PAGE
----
Alicante Bouschet (Garnacha Tintorera)

Alicante Bouschet (Garnacha Tintorera)

History and origin of the variety: The first mention of this variety under the Alicante denomination is from Viala and Vermorel (1909), which indicate that it is a hybrid obtained in 1885 by the French viticulturalist Henri Bouschet, from the crossing of Petit Bouschet with Grenache varieties. This crossing gave rise to the Alicante Henri Bouschet variety that spread from that date to the European vineyards, California and Australia, with the purpose of enhancing the color of European wines.

Why does a French vine viticulturalist take the name Alicante for its emblematic crossing?

The answer is in Germany in 1844 where Traenhart quotes the Alicant Blau variety as synonymous with the Garnacha variety. Later, Viala and Bermorel, in volume VI of their encyclopedia (1905), mention Alicante as a synonym for the Garnacha (Grenache) variety. They mention it as Alicant or Alicante, cultivated in the Roussillon, Bas-Launguedoc and Provence areas. Viala and Belmorel mention the synonymy Alicant de Pays in the Roussillon and Alicantina in Spain. In 1925 Marzotto cites Alicante or Alicante di Espagna as a synonym for Garnacha in the Calabria region, Italy. In 1996, the International Office of Viña el Vino (OIV) recognized the name Alicante or Garnacha de Alicante as an official synonym for Garnacha.

The first reference to the cultivation of this variety in Spain is by García de los Salmones (1914), who cites its presence in all the provinces of the Valencian Community, Castilla-La Mancha and Galicia, in Murcia, in several provinces of Castilla y León , and in Vizcaya, Granada and Jaén. Likewise, García de los Salmones (1940) indicates that Garnacha Tintorera should not be confused with Tinto Fino or Cencibel, nor with Tinto Basto or Borrachón from the La Mancha region. Neither with the common Tinto de Madrid. He points out that it is not clear what variety and under what name it is grown, since the varieties that give intense color try to take the name of the most famous Tintorera: Alicante Henri Bouschet.

The doubt about whether Alicante Bouschet is the synonym of Garnacha Tintorera has extended until 2003, when studies were carried out in El Encín and recently confirmed by molecular markers. Before these studies, Galet and Hidalgo in 1988 said that “there is a variety closely related to Alicante Bouschet and is known as Garnacha Tintorera, Moratón, Alicante, Tintorera or Tinto Velasco, it is a variety of red grape, whose skin contains a great deal of coloring”, doubting if both varieties were synonymous. Chirivella and his collaborators in 1995 indicate that in France they call Garnacha Tintorera as Alicante Bouschet, trying to confirm this synonymy, and later Peñín, in 1997, says that Garnacha Tintorera is a Spanish variety with characteristics very similar to Alicante Bouschet. There are authors who consider them the same and others who do not. It indicates “its origin would be Alicante or Albacete, and later it would have passed to the northwest of the Peninsula”. The IMIDRA team confirmed in 2003, studying the DNA, that there are three tintorera varieties (with pigmented pulp) present in Spain: Petit Bouschet, with the synonym Negrón de Aldán; Morrastel-Bouschet, crossing of Morrastel (= Graciano) x Petit Bouschet, with the synonym Garnacho; and Alicante Henri Bouschet, crossing of Alicante (= Garnacha) x Petit Bouschet. This last variety is the one that has spread the most of the three and is the one that we know in Spain Garnacha Tintorera.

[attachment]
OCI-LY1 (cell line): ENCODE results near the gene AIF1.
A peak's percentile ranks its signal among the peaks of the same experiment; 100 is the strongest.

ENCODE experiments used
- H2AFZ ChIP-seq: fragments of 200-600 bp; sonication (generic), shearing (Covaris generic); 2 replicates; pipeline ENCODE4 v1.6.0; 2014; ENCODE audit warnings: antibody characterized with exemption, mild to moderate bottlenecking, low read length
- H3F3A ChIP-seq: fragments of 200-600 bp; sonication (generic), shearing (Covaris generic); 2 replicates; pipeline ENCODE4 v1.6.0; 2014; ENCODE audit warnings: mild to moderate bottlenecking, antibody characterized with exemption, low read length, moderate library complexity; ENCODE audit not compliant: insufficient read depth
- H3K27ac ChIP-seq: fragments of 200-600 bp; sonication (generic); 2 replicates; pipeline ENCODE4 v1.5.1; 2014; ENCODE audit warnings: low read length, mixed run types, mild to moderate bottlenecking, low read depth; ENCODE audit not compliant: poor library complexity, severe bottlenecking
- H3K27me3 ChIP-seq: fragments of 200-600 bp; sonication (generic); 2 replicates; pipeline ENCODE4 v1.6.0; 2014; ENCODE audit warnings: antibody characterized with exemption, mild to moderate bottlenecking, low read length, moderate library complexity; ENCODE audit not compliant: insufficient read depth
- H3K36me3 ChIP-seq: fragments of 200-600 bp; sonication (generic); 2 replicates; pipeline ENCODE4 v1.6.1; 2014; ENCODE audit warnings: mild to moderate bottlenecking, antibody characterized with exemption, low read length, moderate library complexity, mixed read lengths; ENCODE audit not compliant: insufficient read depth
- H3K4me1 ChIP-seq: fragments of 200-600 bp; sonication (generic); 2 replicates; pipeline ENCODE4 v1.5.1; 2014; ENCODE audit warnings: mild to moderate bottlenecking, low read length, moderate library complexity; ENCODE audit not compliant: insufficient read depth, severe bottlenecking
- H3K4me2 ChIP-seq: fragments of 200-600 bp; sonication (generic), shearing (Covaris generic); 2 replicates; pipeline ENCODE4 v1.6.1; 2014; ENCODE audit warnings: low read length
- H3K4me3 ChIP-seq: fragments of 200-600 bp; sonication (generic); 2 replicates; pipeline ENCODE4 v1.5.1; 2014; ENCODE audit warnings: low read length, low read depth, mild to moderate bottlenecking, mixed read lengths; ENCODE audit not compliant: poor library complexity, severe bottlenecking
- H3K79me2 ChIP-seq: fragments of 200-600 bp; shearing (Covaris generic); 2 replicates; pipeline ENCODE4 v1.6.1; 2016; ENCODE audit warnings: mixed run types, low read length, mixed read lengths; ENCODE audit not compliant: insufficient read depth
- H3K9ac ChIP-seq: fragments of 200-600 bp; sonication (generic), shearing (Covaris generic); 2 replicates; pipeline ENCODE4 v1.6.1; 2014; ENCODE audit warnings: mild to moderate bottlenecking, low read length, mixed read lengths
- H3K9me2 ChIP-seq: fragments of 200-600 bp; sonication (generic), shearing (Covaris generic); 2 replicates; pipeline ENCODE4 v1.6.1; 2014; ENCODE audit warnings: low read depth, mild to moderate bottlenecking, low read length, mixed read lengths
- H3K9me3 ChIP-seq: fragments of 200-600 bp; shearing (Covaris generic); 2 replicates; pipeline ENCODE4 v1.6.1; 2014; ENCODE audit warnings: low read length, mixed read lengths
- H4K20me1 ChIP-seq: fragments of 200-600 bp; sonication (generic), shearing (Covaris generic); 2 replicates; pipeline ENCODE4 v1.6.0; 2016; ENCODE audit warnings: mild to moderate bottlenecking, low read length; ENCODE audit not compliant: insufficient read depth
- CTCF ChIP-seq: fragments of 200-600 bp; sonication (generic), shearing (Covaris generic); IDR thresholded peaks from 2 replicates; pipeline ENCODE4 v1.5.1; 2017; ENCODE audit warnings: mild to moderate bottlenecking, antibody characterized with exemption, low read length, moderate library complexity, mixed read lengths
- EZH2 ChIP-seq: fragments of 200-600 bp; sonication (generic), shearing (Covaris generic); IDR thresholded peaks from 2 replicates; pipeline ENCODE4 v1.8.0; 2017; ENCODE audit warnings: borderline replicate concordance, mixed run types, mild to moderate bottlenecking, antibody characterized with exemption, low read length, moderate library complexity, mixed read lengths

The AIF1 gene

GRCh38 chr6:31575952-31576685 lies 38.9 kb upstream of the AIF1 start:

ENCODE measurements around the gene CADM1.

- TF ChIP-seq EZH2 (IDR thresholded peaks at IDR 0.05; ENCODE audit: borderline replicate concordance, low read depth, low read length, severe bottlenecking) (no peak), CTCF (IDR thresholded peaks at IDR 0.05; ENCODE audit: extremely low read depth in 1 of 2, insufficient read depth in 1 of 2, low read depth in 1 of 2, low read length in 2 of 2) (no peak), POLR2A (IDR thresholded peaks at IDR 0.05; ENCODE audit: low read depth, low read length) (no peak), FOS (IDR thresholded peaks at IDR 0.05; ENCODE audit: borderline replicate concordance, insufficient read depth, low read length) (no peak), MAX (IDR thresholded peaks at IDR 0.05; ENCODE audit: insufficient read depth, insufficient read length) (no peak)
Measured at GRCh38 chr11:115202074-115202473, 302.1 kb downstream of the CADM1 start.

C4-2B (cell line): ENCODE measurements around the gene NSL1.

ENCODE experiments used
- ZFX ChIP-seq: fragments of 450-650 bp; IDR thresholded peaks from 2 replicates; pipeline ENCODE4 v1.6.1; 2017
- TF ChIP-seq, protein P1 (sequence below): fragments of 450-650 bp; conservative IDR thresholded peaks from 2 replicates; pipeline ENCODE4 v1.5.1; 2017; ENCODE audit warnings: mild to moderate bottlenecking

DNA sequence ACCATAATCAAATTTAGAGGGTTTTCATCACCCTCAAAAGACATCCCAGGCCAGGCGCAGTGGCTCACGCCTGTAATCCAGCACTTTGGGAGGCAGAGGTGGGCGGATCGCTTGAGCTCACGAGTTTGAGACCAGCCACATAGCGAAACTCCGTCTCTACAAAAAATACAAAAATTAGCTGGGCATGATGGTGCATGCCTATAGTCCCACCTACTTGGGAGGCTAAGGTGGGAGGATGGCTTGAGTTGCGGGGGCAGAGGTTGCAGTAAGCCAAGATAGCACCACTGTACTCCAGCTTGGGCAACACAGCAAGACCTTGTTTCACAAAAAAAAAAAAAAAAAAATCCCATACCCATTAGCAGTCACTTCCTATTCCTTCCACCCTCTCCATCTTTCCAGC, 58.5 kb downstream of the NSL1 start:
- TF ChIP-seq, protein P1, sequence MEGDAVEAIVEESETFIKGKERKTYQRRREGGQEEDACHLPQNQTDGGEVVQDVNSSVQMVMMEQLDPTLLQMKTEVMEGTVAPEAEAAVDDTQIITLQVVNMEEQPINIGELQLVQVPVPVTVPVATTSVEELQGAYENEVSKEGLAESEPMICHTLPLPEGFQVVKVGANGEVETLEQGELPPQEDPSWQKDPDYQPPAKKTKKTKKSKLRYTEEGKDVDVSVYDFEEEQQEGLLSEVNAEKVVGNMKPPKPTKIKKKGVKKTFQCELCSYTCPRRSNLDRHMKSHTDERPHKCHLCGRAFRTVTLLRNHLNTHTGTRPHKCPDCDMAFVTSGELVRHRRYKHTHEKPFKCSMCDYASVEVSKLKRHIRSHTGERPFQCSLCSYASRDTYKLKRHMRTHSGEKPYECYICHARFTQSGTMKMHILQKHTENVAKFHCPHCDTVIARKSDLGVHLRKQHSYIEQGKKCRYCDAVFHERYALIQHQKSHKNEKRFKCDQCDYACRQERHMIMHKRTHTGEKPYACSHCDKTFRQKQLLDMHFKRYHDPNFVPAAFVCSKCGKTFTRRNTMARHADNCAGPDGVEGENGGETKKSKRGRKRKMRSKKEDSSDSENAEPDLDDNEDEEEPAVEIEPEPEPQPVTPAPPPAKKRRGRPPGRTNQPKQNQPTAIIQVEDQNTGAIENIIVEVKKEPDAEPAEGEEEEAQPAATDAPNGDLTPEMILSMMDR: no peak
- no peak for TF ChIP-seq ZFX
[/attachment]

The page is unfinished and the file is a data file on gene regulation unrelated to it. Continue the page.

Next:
Therefore, Garnacha Tintorera is the Alicante Henri Bouschet variety. Henri Bouschet gave this cross the name Alicante Henri Bouschet for making it, using Garnacha as the female parent, in France being a synonym for Garnacha the name Alicante.

Synonyms: Alicante, Alicante Bouschet, Colorina, Garnacha, Moratón, Negral, Tintorera, Tintorera de Liria, Tintorera de Longares. Alicante Bouschet and Alicante Henri Bouschet in France.

Cultivation area: It occupies the tenth place among the Spanish varieties, with 2% of the vineyard area. Its surface has increased by 16,628 ha since 1990. Present in 9 Autonomous Communities, with 57% in Castilla-La Mancha and 30% in Galicia. Also present in Alicante, Almansa, Bierzo, Campo de Borja, Catalonia, Jumilla, Manchuela, Ribeira Sacra, Ribeiro, Ribera del Guadiana, Terra Alta, Valdeorras, Valencia and Yecla.

Description of the variety: The tip of the young branch is very cottony, with an intense reddish rim. The young leaf is reddish in color, very cottony on the underside. The adult leaf is medium-small in size, pentagonal; non-existent lateral sinuses, whole or trilobed; upper surface very dark green, almost black; cottony underside, and with a peculiar appearance: they roll up at the edges towards the underside in a claw shape and in autumn they turn reddish in color. The bunch is small in size, medium compactness, and short conical shape. The berry is medium in size, spherical in shape, blue-black, colored pulp. Its demeanor is semicreeper, with early budding and medium maturation. It is a plant sensitive to mildew, powdery mildew and scoria and of medium vigor.

Oenological characteristics: It produces a wine with a very intense red color. Its alcoholic graduation is moderate and its acidity is well balanced, and among its topics of the past it was said that it lacked finesse and elegance. It is used in blending to add color. Its vocation was to make red wines of deep color, to mix it with whites and thus obtain red-colored table wines. On the contrary, currently there are some elaborations of high quality, finesse and elegance, with the same very intense color, adapted to current trends and with fruity aromas, as they are currently doing in Alicante or Madrid, for example.

Opinion article written by FÉLIX CABELLO, Department Director of IMIDRA